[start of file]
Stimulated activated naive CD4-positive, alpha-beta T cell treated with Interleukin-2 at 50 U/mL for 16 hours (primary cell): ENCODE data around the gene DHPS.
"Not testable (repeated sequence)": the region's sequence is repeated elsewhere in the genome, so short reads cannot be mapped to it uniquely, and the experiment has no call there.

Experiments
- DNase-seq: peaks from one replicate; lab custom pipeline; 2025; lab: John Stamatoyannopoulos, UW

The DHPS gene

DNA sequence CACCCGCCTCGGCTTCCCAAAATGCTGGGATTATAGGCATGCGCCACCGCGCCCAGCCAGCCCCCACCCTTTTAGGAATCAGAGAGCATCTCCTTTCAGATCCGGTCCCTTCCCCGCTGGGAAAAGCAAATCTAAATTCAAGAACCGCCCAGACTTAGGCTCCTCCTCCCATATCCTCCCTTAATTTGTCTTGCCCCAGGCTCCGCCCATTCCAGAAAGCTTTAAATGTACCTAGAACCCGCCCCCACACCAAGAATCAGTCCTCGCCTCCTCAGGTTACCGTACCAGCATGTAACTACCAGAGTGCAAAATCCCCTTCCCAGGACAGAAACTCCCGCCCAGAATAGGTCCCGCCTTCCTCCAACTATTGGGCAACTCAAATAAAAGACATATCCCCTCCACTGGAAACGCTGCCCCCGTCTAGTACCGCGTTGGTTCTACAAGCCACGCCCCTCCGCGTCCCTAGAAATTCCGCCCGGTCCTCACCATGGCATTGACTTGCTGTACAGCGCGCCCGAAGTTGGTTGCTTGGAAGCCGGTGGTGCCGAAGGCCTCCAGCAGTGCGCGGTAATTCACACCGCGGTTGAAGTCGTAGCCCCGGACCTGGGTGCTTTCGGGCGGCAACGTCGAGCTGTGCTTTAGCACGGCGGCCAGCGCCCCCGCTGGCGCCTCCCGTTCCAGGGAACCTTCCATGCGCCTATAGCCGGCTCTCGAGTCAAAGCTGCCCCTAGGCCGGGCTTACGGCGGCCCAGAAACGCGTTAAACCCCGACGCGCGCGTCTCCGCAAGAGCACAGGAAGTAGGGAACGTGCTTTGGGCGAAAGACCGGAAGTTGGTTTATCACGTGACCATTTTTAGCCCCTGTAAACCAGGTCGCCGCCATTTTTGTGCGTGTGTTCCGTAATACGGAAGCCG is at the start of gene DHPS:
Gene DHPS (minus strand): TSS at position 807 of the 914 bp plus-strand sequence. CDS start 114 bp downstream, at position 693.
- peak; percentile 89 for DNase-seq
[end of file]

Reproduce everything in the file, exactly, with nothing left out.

Stimulated activated naive CD4-positive, alpha-beta T cell treated with Interleukin-2 at 50 U/mL for 16 hours (primary cell): ENCODE data around the gene DHPS.
"Not testable (repeated sequence)": the region's sequence is repeated elsewhere in the genome, so short reads cannot be mapped to it uniquely, and the experiment has no call there.

Experiments
- DNase-seq: peaks from one replicate; lab custom pipeline; 2025; lab: John Stamatoyannopoulos, UW

The DHPS gene

DNA sequence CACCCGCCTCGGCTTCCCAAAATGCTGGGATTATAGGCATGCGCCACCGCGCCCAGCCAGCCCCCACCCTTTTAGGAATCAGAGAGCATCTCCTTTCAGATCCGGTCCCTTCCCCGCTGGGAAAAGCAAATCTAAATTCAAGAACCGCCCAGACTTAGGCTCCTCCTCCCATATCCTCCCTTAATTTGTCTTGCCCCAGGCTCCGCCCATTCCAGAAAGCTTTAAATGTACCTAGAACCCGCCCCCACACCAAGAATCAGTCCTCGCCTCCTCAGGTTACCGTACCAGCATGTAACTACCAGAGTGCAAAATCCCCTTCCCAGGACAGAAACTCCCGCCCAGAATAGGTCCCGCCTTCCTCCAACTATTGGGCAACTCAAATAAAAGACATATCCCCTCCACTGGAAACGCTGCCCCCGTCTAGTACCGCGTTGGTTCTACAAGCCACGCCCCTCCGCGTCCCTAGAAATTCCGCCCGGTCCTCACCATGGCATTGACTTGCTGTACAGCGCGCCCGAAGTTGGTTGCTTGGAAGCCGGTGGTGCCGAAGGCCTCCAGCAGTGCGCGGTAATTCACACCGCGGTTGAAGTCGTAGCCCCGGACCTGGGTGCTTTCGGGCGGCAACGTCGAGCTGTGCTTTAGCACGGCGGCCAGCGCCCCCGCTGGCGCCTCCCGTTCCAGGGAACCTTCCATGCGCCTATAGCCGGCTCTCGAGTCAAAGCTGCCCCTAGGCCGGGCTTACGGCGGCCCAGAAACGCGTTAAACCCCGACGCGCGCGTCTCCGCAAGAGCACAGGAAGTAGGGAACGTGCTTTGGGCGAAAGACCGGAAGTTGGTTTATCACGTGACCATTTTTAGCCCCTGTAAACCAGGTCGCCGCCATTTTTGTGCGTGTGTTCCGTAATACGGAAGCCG is at the start of gene DHPS:
Gene DHPS (minus strand): TSS at position 807 of the 914 bp plus-strand sequence. CDS start 114 bp downstream, at position 693.
- peak; percentile 89 for DNase-seq